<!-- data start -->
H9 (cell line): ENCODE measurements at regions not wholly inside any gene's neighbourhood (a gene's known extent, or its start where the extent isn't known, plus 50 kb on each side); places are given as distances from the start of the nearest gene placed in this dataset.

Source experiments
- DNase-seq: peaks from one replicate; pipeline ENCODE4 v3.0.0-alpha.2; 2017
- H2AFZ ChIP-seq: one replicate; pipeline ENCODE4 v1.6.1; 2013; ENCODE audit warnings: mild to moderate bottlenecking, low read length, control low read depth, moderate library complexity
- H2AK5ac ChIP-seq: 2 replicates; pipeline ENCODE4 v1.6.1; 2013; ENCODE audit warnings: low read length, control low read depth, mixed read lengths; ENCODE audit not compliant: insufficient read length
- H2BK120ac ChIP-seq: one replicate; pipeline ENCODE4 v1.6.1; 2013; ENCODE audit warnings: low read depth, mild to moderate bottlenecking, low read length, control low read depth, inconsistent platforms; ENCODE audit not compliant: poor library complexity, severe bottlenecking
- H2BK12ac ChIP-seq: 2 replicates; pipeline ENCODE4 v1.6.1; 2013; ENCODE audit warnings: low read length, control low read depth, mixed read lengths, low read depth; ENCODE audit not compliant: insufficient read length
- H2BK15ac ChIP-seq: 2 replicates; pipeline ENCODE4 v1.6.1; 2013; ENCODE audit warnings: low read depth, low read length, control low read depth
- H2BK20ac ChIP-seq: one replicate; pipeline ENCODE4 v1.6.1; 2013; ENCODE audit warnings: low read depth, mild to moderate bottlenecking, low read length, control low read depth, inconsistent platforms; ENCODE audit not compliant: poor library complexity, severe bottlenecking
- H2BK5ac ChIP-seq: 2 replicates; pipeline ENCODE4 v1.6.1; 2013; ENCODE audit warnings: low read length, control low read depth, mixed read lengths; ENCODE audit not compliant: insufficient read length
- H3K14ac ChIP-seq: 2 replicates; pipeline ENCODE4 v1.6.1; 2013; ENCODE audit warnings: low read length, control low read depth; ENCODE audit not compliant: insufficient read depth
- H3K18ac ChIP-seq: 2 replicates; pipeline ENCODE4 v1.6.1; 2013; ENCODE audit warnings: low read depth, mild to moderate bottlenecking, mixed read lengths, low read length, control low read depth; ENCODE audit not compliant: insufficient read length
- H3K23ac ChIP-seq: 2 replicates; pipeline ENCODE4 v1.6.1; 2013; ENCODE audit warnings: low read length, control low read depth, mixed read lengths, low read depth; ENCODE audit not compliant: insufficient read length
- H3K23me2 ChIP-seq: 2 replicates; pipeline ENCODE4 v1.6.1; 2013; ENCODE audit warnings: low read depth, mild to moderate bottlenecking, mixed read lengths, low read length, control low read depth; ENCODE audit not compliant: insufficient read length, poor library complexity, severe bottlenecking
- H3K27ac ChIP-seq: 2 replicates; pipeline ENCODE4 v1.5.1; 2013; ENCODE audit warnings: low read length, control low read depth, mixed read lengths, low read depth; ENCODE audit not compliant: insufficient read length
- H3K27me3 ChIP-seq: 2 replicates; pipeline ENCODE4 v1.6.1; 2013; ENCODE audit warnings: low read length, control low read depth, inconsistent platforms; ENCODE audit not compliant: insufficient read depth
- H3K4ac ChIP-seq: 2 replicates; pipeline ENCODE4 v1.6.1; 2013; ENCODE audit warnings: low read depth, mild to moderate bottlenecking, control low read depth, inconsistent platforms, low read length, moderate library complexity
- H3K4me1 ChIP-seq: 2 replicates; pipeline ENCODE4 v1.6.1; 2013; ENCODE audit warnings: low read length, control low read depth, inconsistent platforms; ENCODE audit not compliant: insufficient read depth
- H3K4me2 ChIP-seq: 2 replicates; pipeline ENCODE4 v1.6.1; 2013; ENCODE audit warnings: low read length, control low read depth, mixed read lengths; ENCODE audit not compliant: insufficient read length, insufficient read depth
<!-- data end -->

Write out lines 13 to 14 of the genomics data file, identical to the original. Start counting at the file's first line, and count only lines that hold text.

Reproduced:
- H3K23ac ChIP-seq: 2 replicates; pipeline ENCODE4 v1.6.1; 2013; ENCODE audit warnings: low read length, control low read depth, mixed read lengths, low read depth; ENCODE audit not compliant: insufficient read length
- H3K23me2 ChIP-seq: 2 replicates; pipeline ENCODE4 v1.6.1; 2013; ENCODE audit warnings: low read depth, mild to moderate bottlenecking, mixed read lengths, low read length, control low read depth; ENCODE audit not compliant: insufficient read length, poor library complexity, severe bottlenecking